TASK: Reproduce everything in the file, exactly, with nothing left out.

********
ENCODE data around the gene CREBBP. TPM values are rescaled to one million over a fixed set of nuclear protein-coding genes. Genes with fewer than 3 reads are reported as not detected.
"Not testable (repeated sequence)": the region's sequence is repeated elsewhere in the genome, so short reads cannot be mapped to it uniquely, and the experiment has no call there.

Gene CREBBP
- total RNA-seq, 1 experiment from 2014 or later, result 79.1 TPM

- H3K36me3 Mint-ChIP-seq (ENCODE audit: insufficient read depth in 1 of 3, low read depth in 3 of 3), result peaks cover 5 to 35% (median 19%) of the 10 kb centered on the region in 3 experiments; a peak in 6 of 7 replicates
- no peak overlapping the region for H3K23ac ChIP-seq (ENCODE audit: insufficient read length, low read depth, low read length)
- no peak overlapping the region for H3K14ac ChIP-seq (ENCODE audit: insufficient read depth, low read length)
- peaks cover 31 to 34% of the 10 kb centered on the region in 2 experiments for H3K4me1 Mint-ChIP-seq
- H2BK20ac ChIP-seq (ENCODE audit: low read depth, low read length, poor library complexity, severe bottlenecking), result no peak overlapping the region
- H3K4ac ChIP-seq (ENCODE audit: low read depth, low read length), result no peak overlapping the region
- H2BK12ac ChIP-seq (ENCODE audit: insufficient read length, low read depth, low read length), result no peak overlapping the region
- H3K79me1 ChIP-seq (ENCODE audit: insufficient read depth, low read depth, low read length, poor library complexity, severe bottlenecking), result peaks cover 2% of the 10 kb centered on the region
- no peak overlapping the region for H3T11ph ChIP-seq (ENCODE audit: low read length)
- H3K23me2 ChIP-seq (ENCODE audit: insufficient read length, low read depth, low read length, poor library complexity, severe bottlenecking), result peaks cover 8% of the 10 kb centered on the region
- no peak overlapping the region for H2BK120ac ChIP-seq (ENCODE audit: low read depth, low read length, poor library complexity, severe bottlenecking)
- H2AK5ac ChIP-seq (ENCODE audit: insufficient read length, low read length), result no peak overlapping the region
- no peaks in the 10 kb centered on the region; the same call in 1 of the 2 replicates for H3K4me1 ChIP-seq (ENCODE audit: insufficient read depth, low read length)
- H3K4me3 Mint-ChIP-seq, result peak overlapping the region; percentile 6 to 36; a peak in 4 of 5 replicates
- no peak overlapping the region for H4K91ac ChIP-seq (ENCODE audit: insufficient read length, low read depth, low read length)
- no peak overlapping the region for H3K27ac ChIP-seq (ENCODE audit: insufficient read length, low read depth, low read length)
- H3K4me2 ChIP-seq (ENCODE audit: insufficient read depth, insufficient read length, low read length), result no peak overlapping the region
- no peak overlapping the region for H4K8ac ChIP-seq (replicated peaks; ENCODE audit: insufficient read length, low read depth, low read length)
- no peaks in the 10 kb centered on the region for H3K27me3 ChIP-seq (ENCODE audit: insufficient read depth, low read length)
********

ENCODE data around the gene CREBBP. TPM values are rescaled to one million over a fixed set of nuclear protein-coding genes. Genes with fewer than 3 reads are reported as not detected.
"Not testable (repeated sequence)": the region's sequence is repeated elsewhere in the genome, so short reads cannot be mapped to it uniquely, and the experiment has no call there.

Gene CREBBP
- total RNA-seq, 1 experiment from 2014 or later, result 79.1 TPM

- H3K36me3 Mint-ChIP-seq (ENCODE audit: insufficient read depth in 1 of 3, low read depth in 3 of 3), result peaks cover 5 to 35% (median 19%) of the 10 kb centered on the region in 3 experiments; a peak in 6 of 7 replicates
- no peak overlapping the region for H3K23ac ChIP-seq (ENCODE audit: insufficient read length, low read depth, low read length)
- no peak overlapping the region for H3K14ac ChIP-seq (ENCODE audit: insufficient read depth, low read length)
- peaks cover 31 to 34% of the 10 kb centered on the region in 2 experiments for H3K4me1 Mint-ChIP-seq
- H2BK20ac ChIP-seq (ENCODE audit: low read depth, low read length, poor library complexity, severe bottlenecking), result no peak overlapping the region
- H3K4ac ChIP-seq (ENCODE audit: low read depth, low read length), result no peak overlapping the region
- H2BK12ac ChIP-seq (ENCODE audit: insufficient read length, low read depth, low read length), result no peak overlapping the region
- H3K79me1 ChIP-seq (ENCODE audit: insufficient read depth, low read depth, low read length, poor library complexity, severe bottlenecking), result peaks cover 2% of the 10 kb centered on the region
- no peak overlapping the region for H3T11ph ChIP-seq (ENCODE audit: low read length)
- H3K23me2 ChIP-seq (ENCODE audit: insufficient read length, low read depth, low read length, poor library complexity, severe bottlenecking), result peaks cover 8% of the 10 kb centered on the region
- no peak overlapping the region for H2BK120ac ChIP-seq (ENCODE audit: low read depth, low read length, poor library complexity, severe bottlenecking)
- H2AK5ac ChIP-seq (ENCODE audit: insufficient read length, low read length), result no peak overlapping the region
- no peaks in the 10 kb centered on the region; the same call in 1 of the 2 replicates for H3K4me1 ChIP-seq (ENCODE audit: insufficient read depth, low read length)
- H3K4me3 Mint-ChIP-seq, result peak overlapping the region; percentile 6 to 36; a peak in 4 of 5 replicates
- no peak overlapping the region for H4K91ac ChIP-seq (ENCODE audit: insufficient read length, low read depth, low read length)
- no peak overlapping the region for H3K27ac ChIP-seq (ENCODE audit: insufficient read length, low read depth, low read length)
- H3K4me2 ChIP-seq (ENCODE audit: insufficient read depth, insufficient read length, low read length), result no peak overlapping the region
- no peak overlapping the region for H4K8ac ChIP-seq (replicated peaks; ENCODE audit: insufficient read length, low read depth, low read length)
- no peaks in the 10 kb centered on the region for H3K27me3 ChIP-seq (ENCODE audit: insufficient read depth, low read length)